Published: November 7th 2010November 7th 2010
So it’s been somewhat of a rocky start to my trip. I’ll spare you the details but what is important is that I still have my health and my laptop, so that’s good. It took around twenty four hours for me to get from SFO to La Paz counting all the layovers and transfers. When I landed I thought I had escaped the dreaded altitude sickness that I had been warned of, La Paz is something like 8,000 feet above sea level, but later that night I felt the effects; nothing too bad, similar to a pretty bad hang over.
La Paz’s landscape is beautiful, massive snow capped mountains hover in the background. Homes whose color all match the dusty mountain on which they climb extend up and over the apex into the altiplano suburb of El Alto. There is a huge informal economy in La Paz with people selling cheap imported electronics, all remnants of neoliberal reforms forced upon the Bolivian people by international financial institutions. For the most part I just took it easy in La Paz while I let my body adjust. However, on my way to the national museum, I did stumble upon a military parade make its way past the bullet ridden Congressional building. After proceeding around the city square it came to an abrupt stop in front of the Presidential palace where I noticed a red carpet was laid out. I took a seat on some stairs, next to some local Pacenos, and waited for about an hour for what I expected to be a presidential appearance. However, it turned out to be some kind of state funeral for what I believe was a Bolivian General, so I paid my respects and made my way on to the museum. I stayed in central La Paz for the of couple of days it took for me to adjust to the altitude and then I made my way to Cochabamba by bus.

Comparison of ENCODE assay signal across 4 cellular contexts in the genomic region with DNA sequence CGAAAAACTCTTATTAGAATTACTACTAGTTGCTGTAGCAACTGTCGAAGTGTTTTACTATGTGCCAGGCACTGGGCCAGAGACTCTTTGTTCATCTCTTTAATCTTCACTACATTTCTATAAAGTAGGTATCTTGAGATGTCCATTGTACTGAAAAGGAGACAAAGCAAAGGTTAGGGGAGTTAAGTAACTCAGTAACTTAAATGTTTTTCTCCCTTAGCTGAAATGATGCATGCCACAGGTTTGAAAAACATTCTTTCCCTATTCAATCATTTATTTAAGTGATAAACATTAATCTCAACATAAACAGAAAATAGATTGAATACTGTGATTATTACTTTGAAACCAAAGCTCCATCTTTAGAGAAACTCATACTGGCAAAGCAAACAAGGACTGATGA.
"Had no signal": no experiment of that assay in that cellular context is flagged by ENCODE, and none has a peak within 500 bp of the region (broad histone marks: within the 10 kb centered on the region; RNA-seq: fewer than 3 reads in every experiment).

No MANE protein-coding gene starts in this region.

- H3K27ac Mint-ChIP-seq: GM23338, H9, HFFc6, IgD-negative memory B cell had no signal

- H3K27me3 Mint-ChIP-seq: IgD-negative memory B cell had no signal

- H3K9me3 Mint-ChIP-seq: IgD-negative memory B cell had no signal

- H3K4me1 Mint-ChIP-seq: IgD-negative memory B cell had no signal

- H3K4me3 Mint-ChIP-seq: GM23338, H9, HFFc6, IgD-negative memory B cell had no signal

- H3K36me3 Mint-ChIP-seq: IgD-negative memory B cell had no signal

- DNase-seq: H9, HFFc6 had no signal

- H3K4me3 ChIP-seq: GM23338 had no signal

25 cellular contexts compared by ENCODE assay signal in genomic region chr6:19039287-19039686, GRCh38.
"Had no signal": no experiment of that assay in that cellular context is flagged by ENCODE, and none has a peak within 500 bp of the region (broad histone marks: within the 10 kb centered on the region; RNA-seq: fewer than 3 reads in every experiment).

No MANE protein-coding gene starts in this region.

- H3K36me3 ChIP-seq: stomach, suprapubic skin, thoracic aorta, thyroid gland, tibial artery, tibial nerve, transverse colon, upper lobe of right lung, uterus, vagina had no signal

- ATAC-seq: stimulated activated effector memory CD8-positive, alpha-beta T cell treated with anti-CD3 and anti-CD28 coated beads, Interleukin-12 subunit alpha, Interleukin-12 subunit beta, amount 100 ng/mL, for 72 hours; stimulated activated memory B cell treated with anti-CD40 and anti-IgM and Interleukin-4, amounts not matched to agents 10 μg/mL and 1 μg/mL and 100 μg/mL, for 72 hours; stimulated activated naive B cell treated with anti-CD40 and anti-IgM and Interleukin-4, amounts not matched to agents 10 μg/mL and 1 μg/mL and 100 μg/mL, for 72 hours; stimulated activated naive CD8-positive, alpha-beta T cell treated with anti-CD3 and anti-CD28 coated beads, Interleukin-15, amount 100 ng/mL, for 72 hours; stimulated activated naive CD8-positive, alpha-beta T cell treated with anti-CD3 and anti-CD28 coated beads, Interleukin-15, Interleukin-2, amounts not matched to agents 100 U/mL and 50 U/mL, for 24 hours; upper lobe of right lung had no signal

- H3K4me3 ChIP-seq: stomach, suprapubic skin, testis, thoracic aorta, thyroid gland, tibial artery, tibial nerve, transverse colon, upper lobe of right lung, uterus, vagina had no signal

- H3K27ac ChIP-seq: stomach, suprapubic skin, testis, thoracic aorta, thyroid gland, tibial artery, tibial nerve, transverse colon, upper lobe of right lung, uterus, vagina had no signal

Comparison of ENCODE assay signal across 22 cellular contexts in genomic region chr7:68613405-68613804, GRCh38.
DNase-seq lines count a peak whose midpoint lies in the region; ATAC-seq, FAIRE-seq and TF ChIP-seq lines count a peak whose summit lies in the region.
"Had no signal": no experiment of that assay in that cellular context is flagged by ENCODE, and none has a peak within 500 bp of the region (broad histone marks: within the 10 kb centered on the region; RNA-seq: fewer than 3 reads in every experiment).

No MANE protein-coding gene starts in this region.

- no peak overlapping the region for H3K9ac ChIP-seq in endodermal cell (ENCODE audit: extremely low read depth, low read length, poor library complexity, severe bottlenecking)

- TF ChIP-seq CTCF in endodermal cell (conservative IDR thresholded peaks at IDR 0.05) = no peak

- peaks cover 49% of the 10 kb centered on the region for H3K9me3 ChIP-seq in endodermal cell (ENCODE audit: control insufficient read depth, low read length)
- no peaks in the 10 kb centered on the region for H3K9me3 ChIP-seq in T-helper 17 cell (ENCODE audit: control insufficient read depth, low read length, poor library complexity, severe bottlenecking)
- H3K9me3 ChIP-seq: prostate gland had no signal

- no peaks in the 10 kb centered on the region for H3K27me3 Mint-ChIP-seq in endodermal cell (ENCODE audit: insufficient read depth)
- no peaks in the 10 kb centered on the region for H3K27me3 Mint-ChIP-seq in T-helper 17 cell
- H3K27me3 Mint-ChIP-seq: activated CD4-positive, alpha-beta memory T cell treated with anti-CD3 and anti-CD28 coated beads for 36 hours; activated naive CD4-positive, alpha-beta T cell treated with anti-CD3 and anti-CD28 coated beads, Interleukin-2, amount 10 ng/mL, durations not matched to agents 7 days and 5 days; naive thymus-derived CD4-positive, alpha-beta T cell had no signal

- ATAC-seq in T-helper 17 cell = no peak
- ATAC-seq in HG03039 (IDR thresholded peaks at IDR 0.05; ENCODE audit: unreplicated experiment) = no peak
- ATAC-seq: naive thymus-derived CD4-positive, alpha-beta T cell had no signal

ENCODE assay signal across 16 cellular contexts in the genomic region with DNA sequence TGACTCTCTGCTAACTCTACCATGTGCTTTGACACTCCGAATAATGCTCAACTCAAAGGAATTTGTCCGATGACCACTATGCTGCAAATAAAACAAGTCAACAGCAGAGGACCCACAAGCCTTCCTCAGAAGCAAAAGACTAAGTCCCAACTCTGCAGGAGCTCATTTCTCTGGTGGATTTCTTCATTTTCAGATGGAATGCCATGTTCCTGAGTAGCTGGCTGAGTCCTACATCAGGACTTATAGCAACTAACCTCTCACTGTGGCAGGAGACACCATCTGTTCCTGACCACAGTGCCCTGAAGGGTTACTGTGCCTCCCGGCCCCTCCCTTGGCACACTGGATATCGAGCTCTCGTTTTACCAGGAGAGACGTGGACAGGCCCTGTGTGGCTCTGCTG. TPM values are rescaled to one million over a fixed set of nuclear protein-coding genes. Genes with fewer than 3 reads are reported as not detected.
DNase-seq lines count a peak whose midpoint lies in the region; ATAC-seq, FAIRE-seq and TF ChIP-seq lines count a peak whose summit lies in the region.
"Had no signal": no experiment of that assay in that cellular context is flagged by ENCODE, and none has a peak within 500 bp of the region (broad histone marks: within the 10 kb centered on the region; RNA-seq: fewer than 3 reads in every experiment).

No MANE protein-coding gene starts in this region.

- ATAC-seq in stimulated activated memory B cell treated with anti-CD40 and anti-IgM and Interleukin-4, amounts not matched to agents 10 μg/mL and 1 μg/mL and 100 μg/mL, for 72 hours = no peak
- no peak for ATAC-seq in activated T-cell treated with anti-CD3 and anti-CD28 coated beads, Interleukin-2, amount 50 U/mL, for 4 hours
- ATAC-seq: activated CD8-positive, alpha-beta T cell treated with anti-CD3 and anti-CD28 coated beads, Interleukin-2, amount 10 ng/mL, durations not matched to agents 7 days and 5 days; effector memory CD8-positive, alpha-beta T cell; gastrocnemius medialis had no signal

The bus to Cochabamba itself was actually quite comfortable, even equipped with a few tv’s which blasted some terrible Sylvester Stalone 1980’s B movie. But I didn’t have much trouble tuning it out thanks to, Dignity and Defiance, Stories from Bolivia’s Challenge to Globalization, a marvelous book about Bolivia’s grassroots movements that have managed to ouster two president’s and force a real democratic election based on actual issues that matter in peoples lives, something seemingly unimaginable in the USA with our campaigns centering around empty slogans like “hope” and “change.” And as the sun started to set, with a dubbed over version of Rambo in the background, I discovered that the overhead light seemed to be just for show. However I came prepared, I reached into my backpack and pulled out my trusty little REI book clamp light, and with that I made my first friend in Bolivia.